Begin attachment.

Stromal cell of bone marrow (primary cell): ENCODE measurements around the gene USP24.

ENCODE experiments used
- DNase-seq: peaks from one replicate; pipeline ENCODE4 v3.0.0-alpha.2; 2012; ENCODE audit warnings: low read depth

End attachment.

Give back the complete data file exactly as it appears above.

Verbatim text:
Stromal cell of bone marrow (primary cell): ENCODE measurements around the gene USP24.

ENCODE experiments used
- DNase-seq: peaks from one replicate; pipeline ENCODE4 v3.0.0-alpha.2; 2012; ENCODE audit warnings: low read depth